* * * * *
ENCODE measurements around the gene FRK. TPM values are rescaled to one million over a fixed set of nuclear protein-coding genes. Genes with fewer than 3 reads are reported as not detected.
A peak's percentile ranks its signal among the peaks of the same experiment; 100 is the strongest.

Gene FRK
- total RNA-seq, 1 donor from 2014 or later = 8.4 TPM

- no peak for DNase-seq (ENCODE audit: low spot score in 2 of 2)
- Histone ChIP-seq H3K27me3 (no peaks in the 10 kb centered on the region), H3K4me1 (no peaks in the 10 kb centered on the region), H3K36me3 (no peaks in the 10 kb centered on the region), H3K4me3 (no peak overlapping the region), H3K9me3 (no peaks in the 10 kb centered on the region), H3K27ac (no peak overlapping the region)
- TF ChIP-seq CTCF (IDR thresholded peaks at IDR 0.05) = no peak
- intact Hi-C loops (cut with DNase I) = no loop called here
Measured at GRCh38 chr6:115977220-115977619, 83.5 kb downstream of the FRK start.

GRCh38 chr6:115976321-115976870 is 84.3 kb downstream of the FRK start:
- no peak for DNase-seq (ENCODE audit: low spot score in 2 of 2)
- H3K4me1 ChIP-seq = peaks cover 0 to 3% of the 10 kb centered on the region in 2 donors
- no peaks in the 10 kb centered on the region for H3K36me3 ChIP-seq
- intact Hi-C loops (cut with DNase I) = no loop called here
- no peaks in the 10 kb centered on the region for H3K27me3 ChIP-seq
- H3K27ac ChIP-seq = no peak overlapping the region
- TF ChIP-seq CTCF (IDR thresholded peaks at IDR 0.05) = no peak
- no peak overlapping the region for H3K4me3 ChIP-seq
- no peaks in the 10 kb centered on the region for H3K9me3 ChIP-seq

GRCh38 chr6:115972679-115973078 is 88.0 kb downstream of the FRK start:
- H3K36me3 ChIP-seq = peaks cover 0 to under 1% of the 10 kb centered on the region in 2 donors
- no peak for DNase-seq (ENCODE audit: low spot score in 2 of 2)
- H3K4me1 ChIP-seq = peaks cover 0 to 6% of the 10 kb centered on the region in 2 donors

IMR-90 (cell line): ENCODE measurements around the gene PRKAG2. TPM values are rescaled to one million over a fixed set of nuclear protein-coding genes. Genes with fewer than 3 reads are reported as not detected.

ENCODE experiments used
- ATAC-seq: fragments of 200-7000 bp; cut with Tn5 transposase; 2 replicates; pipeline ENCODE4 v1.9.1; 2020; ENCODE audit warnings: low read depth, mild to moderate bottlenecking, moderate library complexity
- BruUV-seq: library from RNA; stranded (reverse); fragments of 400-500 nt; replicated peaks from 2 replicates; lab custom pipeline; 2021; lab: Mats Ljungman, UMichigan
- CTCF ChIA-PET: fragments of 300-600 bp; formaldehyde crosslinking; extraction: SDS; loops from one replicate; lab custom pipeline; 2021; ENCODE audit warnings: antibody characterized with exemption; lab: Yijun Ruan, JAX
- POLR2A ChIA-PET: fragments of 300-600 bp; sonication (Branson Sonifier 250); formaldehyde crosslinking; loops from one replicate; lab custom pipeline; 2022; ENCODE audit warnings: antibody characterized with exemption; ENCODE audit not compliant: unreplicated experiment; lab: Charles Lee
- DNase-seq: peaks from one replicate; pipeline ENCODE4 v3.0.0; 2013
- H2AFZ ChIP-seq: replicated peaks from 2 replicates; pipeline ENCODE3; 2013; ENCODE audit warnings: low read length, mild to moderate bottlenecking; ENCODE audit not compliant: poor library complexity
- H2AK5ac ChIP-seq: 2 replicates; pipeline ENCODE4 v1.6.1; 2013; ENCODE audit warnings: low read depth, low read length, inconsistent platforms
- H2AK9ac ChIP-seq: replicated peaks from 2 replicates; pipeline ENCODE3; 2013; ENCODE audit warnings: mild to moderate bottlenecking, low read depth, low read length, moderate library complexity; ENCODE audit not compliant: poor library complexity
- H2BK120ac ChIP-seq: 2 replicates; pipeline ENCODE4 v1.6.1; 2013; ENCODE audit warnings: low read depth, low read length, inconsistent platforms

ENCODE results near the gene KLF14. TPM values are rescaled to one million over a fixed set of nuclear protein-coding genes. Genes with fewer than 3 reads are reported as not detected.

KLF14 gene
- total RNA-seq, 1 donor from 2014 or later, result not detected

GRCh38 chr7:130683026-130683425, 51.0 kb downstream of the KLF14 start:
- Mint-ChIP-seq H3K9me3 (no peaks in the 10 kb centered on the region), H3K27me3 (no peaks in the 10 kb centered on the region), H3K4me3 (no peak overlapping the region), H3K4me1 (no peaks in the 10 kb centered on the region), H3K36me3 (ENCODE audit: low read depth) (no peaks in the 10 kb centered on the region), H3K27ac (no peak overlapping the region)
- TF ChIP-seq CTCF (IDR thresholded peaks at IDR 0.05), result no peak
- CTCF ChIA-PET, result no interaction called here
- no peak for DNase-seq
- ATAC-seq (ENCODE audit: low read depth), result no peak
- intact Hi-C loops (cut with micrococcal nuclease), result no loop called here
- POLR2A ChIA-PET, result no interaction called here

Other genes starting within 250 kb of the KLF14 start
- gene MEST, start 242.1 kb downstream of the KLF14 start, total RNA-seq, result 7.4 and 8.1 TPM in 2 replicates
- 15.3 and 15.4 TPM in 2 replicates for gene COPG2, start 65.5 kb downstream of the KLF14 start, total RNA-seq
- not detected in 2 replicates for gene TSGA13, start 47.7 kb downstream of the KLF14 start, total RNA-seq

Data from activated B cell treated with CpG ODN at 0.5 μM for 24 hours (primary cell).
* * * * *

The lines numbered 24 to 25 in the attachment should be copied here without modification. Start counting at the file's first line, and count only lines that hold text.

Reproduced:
IMR-90 (cell line): ENCODE measurements around the gene PRKAG2. TPM values are rescaled to one million over a fixed set of nuclear protein-coding genes. Genes with fewer than 3 reads are reported as not detected.

ENCODE experiments used